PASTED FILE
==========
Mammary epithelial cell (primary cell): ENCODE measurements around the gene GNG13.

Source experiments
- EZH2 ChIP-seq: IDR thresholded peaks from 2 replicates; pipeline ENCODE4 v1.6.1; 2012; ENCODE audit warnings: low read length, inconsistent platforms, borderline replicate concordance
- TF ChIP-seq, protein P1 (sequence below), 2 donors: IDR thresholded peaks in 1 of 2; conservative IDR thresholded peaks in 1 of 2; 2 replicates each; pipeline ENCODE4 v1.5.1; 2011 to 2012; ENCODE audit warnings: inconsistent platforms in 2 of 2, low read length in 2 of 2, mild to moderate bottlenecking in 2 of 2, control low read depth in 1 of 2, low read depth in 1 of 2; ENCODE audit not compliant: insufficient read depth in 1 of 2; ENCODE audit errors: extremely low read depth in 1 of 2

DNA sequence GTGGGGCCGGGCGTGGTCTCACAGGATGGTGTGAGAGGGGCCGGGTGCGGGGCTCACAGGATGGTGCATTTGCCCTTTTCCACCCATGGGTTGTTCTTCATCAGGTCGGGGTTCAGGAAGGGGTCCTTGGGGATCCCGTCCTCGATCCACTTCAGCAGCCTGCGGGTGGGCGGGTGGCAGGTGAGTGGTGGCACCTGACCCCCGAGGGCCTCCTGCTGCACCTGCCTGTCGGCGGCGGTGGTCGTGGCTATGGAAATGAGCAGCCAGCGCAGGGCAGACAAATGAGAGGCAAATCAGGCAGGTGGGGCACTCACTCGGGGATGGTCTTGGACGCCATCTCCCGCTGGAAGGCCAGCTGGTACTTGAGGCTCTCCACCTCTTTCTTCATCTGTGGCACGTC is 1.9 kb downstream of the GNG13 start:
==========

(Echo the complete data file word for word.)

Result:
Mammary epithelial cell (primary cell): ENCODE measurements around the gene GNG13.

Source experiments
- EZH2 ChIP-seq: IDR thresholded peaks from 2 replicates; pipeline ENCODE4 v1.6.1; 2012; ENCODE audit warnings: low read length, inconsistent platforms, borderline replicate concordance
- TF ChIP-seq, protein P1 (sequence below), 2 donors: IDR thresholded peaks in 1 of 2; conservative IDR thresholded peaks in 1 of 2; 2 replicates each; pipeline ENCODE4 v1.5.1; 2011 to 2012; ENCODE audit warnings: inconsistent platforms in 2 of 2, low read length in 2 of 2, mild to moderate bottlenecking in 2 of 2, control low read depth in 1 of 2, low read depth in 1 of 2; ENCODE audit not compliant: insufficient read depth in 1 of 2; ENCODE audit errors: extremely low read depth in 1 of 2

DNA sequence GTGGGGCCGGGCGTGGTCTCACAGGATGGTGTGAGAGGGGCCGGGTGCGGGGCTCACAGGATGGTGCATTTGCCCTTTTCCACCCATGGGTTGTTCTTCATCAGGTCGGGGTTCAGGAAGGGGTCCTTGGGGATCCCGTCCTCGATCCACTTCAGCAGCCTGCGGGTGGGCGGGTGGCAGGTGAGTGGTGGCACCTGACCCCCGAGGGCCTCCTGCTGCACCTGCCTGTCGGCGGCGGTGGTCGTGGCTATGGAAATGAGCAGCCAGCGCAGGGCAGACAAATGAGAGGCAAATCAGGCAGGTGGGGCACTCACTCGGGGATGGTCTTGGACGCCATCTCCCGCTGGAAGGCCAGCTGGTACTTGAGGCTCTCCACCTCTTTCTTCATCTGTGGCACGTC is 1.9 kb downstream of the GNG13 start: